Assessment of Student Learning and Degree of Program Success: The Department of Communication Studies has an assessment committee that is made up of representatives from each emphasis area and the CST 110 Basic Course Director. This committee is responsible for overseeing assessment activities and writing assessment reports. Three major assessment activities that have occurred in the department are direct course-embedded assessment in the core courses in relation to particular course student learning outcomes, direct assessment of student anxiety in CST110, and indirect assessment related to an extensive alumni survey carried out in 2005.
The core course assessment results were effectively used to modify the core curriculum through renaming courses, modification of core courses and creation of a new CST 301, Theories of Communication. Future assessment will determine if these changes improve the core curriculum. The alumni survey revealed that graduates overall felt that their Communication Studies major/minor prepared them for their careers. Alumni also responded positively to writing skills and effective academic advising.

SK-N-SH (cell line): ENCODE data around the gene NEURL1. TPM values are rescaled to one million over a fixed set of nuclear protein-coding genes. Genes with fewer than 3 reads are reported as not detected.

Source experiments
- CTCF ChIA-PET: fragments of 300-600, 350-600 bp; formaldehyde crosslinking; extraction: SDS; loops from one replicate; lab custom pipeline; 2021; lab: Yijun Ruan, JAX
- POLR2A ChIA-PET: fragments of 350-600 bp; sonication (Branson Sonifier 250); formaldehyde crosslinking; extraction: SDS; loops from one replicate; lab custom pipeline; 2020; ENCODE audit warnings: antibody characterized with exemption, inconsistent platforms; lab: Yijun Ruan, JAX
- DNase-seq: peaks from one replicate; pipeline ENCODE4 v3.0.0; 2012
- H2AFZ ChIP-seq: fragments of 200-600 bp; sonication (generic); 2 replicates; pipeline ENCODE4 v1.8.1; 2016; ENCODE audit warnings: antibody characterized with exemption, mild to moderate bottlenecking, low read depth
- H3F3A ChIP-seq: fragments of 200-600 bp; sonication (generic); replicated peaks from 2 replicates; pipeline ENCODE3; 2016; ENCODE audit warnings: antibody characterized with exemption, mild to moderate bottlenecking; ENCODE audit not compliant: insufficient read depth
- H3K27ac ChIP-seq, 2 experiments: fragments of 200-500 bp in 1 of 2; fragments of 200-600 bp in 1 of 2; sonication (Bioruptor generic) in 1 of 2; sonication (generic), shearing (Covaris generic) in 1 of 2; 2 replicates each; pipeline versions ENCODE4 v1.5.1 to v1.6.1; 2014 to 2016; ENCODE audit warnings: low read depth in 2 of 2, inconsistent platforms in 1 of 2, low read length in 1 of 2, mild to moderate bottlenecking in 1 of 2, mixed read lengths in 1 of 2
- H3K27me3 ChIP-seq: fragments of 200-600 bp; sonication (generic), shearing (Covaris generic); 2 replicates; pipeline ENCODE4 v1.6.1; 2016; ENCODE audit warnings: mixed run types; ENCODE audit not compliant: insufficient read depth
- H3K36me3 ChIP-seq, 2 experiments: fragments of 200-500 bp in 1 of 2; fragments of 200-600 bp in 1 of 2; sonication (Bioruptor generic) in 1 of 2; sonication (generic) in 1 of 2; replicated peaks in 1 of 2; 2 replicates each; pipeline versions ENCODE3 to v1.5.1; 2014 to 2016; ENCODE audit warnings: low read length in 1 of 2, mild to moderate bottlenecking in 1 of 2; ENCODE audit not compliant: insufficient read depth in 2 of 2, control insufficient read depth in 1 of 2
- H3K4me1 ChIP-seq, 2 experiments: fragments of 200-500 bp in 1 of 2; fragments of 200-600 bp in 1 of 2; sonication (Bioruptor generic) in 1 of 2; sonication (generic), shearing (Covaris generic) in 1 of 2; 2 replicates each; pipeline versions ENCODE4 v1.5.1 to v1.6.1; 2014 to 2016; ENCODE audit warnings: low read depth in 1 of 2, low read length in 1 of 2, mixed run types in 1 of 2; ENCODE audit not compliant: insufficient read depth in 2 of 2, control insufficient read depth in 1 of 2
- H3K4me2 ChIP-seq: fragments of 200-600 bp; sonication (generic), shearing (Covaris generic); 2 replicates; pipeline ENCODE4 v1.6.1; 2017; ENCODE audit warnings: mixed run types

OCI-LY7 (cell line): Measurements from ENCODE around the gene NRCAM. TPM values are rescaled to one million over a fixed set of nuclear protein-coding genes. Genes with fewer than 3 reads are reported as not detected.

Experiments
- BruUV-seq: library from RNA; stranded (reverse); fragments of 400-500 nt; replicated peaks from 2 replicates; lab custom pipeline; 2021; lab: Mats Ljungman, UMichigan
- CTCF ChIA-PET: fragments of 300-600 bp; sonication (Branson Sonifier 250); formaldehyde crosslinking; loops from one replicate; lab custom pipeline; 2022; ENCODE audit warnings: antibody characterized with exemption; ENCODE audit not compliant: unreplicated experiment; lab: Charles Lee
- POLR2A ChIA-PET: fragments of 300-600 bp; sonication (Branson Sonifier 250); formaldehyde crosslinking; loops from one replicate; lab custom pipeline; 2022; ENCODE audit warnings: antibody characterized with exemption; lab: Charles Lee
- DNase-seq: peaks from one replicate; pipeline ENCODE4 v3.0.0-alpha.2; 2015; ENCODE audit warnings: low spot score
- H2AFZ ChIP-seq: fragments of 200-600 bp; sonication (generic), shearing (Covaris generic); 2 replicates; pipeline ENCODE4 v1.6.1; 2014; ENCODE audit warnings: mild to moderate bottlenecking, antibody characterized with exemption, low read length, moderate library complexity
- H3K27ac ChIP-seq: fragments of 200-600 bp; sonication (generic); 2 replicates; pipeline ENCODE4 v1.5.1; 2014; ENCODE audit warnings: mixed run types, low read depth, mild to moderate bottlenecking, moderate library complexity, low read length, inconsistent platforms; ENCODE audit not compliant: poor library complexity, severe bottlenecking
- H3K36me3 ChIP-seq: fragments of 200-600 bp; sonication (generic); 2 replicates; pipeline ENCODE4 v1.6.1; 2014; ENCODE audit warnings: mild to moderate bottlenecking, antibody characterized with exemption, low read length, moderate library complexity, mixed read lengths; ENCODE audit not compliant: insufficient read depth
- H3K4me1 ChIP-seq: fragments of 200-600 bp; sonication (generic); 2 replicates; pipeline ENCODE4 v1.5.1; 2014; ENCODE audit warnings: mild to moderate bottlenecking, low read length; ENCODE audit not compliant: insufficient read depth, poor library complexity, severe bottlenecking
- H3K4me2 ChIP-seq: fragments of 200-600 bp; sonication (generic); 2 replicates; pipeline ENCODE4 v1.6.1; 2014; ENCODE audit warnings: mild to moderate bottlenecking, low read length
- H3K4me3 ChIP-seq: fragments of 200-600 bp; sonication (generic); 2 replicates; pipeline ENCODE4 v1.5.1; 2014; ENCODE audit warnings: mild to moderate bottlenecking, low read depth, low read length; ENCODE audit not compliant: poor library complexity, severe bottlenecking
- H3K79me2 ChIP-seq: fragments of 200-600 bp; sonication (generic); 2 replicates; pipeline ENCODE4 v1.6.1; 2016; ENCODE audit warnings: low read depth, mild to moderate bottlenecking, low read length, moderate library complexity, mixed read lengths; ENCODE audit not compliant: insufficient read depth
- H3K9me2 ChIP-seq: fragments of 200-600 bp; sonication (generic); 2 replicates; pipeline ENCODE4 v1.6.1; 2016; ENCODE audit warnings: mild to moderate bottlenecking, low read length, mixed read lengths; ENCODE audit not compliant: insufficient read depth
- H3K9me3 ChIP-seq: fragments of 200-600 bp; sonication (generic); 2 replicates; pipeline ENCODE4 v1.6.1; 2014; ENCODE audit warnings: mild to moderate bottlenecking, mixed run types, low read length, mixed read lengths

Two aspects of assessment that should be considered by Communication Studies are the following. First, a set of program student learning outcomes, not just course outcomes, should be developed. Development of these program outcomes will provide the faculty with an opportunity to discuss the overall qualities they want Communication Studies students to have upon completion of the whole program. This task will also provide the opportunity for the department to start the discussion of “who we are” and “where do we want to go”, which was noted by the external reviewer as a need in the department. Furthermore, this exercise can provide a basis for a discussion of what courses particular topics should be covered in and what sequence students should take these courses, which was noted by students and the external reviewer as a need to avoid overlap in the courses.
Secondly, in regards to assessment, the Communication Studies program must look carefully at CST110 and develop a method to provide effective assessment of student learning outcomes of that course beyond assessing student anxiety. The assessment method that is developed must have “buy in” from all CST 110 faculty and be utilized to make improvements in the course.